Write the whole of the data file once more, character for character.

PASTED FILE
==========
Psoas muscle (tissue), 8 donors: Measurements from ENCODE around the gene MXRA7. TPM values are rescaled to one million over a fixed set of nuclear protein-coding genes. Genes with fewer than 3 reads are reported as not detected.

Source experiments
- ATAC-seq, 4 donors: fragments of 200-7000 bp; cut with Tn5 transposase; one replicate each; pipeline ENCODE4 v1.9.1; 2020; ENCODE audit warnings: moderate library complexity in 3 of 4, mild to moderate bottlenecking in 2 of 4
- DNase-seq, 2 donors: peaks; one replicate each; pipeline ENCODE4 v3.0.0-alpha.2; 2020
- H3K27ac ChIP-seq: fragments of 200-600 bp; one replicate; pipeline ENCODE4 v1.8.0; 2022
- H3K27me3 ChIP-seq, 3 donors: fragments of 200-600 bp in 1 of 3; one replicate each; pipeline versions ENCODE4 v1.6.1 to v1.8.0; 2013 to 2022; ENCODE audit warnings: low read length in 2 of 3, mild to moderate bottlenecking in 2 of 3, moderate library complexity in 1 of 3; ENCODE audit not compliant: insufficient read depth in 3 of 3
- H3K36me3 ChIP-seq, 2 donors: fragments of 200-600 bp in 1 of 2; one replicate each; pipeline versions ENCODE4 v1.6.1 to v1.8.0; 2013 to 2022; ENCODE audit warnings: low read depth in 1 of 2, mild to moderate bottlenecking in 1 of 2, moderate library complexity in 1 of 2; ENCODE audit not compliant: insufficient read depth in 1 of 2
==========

Psoas muscle (tissue), 8 donors: Measurements from ENCODE around the gene MXRA7. TPM values are rescaled to one million over a fixed set of nuclear protein-coding genes. Genes with fewer than 3 reads are reported as not detected.

Source experiments
- ATAC-seq, 4 donors: fragments of 200-7000 bp; cut with Tn5 transposase; one replicate each; pipeline ENCODE4 v1.9.1; 2020; ENCODE audit warnings: moderate library complexity in 3 of 4, mild to moderate bottlenecking in 2 of 4
- DNase-seq, 2 donors: peaks; one replicate each; pipeline ENCODE4 v3.0.0-alpha.2; 2020
- H3K27ac ChIP-seq: fragments of 200-600 bp; one replicate; pipeline ENCODE4 v1.8.0; 2022
- H3K27me3 ChIP-seq, 3 donors: fragments of 200-600 bp in 1 of 3; one replicate each; pipeline versions ENCODE4 v1.6.1 to v1.8.0; 2013 to 2022; ENCODE audit warnings: low read length in 2 of 3, mild to moderate bottlenecking in 2 of 3, moderate library complexity in 1 of 3; ENCODE audit not compliant: insufficient read depth in 3 of 3
- H3K36me3 ChIP-seq, 2 donors: fragments of 200-600 bp in 1 of 2; one replicate each; pipeline versions ENCODE4 v1.6.1 to v1.8.0; 2013 to 2022; ENCODE audit warnings: low read depth in 1 of 2, mild to moderate bottlenecking in 1 of 2, moderate library complexity in 1 of 2; ENCODE audit not compliant: insufficient read depth in 1 of 2